Premier League Targets Resumption in June

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The English Premier League is tentatively targeting a resumption on June 1 with a view to completing the season over six weeks before making an August start to the 2020-21 campaign, the Sunday Telegraph reported on Sunday.

The report said the sketchy plan was a “best-case scenario” aimed at mitigating the heavy losses clubs are sustaining as they continue to pay wages while football remains shut down because of the coronavirus pandemic.

On March 13, all elite level soccer matches in England, including the Premier League, were suspended until April 4 with that stoppage subsequently extended until April 30.

The postponement of the Euro 2020 championship for a year, however, has cleared space in the calendar for domestic competitions to finish if the public health situation allows.

Player contracts, some of which end in June, could be an issue although world governing body FIFA has said it is looking into possible ‘dispensations’.

Under the plan being considered, UK’s Telegraph said, the Premier League and FA Cup competitions would be resumed with matches played behind closed doors.

The 2020-21 campaign would get underway after a short break on August 8, the report said, allowing the league to fulfil its commitments in the second season of three-year broadcast deals worth £9.2 billion.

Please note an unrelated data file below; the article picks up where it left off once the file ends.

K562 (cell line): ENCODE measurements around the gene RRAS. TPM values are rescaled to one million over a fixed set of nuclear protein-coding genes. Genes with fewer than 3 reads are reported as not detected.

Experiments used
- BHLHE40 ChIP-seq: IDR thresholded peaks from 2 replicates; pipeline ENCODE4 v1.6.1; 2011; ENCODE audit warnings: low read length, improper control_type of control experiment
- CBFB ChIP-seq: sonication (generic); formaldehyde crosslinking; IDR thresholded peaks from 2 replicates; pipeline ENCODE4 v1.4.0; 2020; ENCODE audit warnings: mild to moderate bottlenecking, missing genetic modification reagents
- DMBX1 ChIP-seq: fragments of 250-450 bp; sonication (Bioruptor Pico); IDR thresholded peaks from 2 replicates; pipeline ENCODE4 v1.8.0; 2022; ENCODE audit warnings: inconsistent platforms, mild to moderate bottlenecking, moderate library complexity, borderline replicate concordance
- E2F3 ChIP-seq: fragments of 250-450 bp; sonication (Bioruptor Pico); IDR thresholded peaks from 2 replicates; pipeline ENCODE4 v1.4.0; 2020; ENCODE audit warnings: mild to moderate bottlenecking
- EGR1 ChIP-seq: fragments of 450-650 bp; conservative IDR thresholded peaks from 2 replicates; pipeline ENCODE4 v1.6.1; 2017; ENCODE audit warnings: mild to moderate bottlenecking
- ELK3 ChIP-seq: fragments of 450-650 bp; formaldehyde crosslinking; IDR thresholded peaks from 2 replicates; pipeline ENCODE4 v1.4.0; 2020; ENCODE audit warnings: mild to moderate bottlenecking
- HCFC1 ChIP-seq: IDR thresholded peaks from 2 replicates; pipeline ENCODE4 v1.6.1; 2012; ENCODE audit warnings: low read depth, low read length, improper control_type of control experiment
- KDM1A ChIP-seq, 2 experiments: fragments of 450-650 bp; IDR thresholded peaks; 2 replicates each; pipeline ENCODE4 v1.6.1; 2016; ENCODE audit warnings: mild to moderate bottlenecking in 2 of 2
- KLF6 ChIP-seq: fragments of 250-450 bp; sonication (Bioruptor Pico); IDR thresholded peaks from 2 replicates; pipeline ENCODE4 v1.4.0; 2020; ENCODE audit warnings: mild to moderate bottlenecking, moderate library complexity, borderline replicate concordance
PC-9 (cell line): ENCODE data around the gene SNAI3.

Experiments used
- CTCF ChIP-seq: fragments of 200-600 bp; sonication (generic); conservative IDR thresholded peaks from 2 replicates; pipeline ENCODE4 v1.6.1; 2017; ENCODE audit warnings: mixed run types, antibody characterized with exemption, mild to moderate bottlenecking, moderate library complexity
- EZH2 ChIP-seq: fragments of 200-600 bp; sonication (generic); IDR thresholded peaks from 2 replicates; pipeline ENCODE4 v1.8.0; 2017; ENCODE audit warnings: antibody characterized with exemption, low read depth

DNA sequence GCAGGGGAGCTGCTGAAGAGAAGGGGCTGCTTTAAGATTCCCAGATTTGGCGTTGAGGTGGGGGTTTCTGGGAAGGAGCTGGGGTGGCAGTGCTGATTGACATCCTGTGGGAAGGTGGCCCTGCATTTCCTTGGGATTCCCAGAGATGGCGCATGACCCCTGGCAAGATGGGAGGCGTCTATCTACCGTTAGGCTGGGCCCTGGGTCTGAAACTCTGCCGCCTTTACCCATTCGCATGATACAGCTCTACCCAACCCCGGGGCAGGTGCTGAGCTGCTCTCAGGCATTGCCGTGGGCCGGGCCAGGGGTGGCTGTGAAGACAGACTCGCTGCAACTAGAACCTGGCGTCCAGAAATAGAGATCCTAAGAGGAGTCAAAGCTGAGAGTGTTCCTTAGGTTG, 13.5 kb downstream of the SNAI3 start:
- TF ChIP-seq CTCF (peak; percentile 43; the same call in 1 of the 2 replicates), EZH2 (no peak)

Meanwhile, with football having ground to a halt because of the coronavirus pandemic, the usual transfer rumour mill has fallen silent and nobody cares much where Neymar or Paul Pogba might be playing next season.

Nobody even knows when next season might be, and the financial impact on football clubs, and therefore the transfer market, is likely to be significant.

A study by KPMG this week estimated that cancelling the rest of this season would cost clubs across Europe’s top five leagues as much as four billion euros in lost revenue.

The knock-on effect could be enormous, trickling down to smaller clubs worldwide.

After all, look at a club like Monaco, who have raked in huge sums in recent years from selling players like Kylian Mbappe, who went to Paris Saint-Germain in 2018 for 180 million euros. They have then invested that money in new recruits, helping spread the wealth.

“Given the international situation, clubs are going to be less inclined to pay the kind of sums we look for,” admitted Monaco’s vice-president, Oleg Petrov.

Nevertheless, beyond worrying about who Mbappe, Neymar or Pogba could sign for, there is a more pressing concern.

UEFA’s commitment to ending the European season by June 30 was surely partly because it is common practice for contracts to run until that date.

Players like Manchester City’s David Silva, Willian at Chelsea, or Paris Saint-Germain’s Thiago Silva and Edinson Cavani, will be free to leave on July 1 even if the season has not been completed.